Colbert skewers MSNBC and CNN for redefining recession, says they’re not ‘qualified’ to speak out on issue
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During Thursday night’s episode of “The Late Show with Stephen Colbert,” the host poked fun at cable media for not knowing if the United States is currently in a recession.
Colbert ridiculed CNN and MSNBC for helping the White House cover its tracks on what traditionally constitutes a recession and what does not. At the end of the segment, Colbert also made sure to show how unqualified each channel’s economic experts seemed on the subject.
The host’s Thursday Night Comedy spoke about the confusion over the White House and its media allies redefining what usually indicates a recession.
Historically, two consecutive quarters of negative GDP growth is the biggest indicator of a nation in recession. The United States hit that marker on Thursday, but the Biden White House insisted the country had not entered a recession, saying other aspects of the economy were doing well.
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Colbert opened his recession segment with the big question: “So, are we in a recession…or are we?” To find his answer, he started by reading a statement from the White House quoted in a CNN Business article. “According to the White House, ‘two consecutive quarters of economic contraction does not, in and of itself, constitute a recession'”.
Sarcastically, he pivoted to the news. “Luckily, we have information on cable to cut the whole thing off and give us straight answers,” he said, as the audience laughed.
Mimicking a conversation with CNN, he asked, “CNN, we’ve had consecutive quarters of negative growth. What does that mean historically?” Colbert aired a clip from CNN business reporter Matt Egan in response. Egan said, “Every time since 1948 that you’ve had consecutive quarters of negative growth, you’ve had a recession, every time.”
The host then continued, “So it is this time?” A clip of Egan replied, “That may not necessarily be the case this time.”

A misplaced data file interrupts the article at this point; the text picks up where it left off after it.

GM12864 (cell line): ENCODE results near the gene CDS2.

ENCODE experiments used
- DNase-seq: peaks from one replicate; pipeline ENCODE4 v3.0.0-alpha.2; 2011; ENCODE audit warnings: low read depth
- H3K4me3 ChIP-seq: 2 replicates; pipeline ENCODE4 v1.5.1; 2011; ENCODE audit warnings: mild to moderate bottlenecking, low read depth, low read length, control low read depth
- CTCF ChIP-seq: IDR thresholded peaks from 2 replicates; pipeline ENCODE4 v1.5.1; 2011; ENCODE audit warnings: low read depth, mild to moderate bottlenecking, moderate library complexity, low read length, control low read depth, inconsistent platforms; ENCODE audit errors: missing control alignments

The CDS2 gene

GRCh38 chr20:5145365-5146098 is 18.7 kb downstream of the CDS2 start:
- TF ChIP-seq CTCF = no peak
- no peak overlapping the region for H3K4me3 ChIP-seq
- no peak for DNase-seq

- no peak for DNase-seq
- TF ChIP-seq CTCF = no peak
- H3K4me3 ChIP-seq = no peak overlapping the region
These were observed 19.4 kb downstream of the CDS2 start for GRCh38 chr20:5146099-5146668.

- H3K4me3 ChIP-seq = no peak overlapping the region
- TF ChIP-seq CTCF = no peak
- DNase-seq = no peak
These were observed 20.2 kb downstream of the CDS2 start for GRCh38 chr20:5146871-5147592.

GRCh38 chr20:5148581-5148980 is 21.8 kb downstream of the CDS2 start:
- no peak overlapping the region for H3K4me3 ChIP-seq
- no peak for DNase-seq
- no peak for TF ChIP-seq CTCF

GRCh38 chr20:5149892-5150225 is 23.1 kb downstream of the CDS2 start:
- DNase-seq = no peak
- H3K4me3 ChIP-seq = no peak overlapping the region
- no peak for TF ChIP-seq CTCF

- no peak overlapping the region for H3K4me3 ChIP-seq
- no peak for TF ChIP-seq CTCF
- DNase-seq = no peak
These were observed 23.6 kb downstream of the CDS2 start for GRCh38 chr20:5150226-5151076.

The audience laughed as Colbert conveyed the confusion generated by Egan’s statements.
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Then he turned to MSNBC clips. “Okay. Still, when it comes to the recession, we should be able to use history as a guide, right, MSNBC?” The show featured a quote from Financial Times editor Gillian Tett speaking on “Andrea Mitchell Reports”. Tett said, “We really don’t know to what extent we can or can’t use history as a guide.”
Colbert insisted, asking: “Of course, but at the bare minimum, on next quarter’s GDP, up or down?”
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In response to that question, Colbert turned to a clip of CNN Chief Business Correspondent Christine Romans on “New Day,” who remarked, “That’s a number that could turn positive, it could turn more negative.”
The host then hammered all the experts featured in the segment with his final query. He said, “Okay. Last question: do you need any qualifications to go on TV and talk about economics?”
He concluded with a clip from Insider columnist Linette Lopez on “MSNBC Reports,” saying, “It’s really impossible to tell.” Colbert then looked at the camera with a smirk as the audience burst into laughter.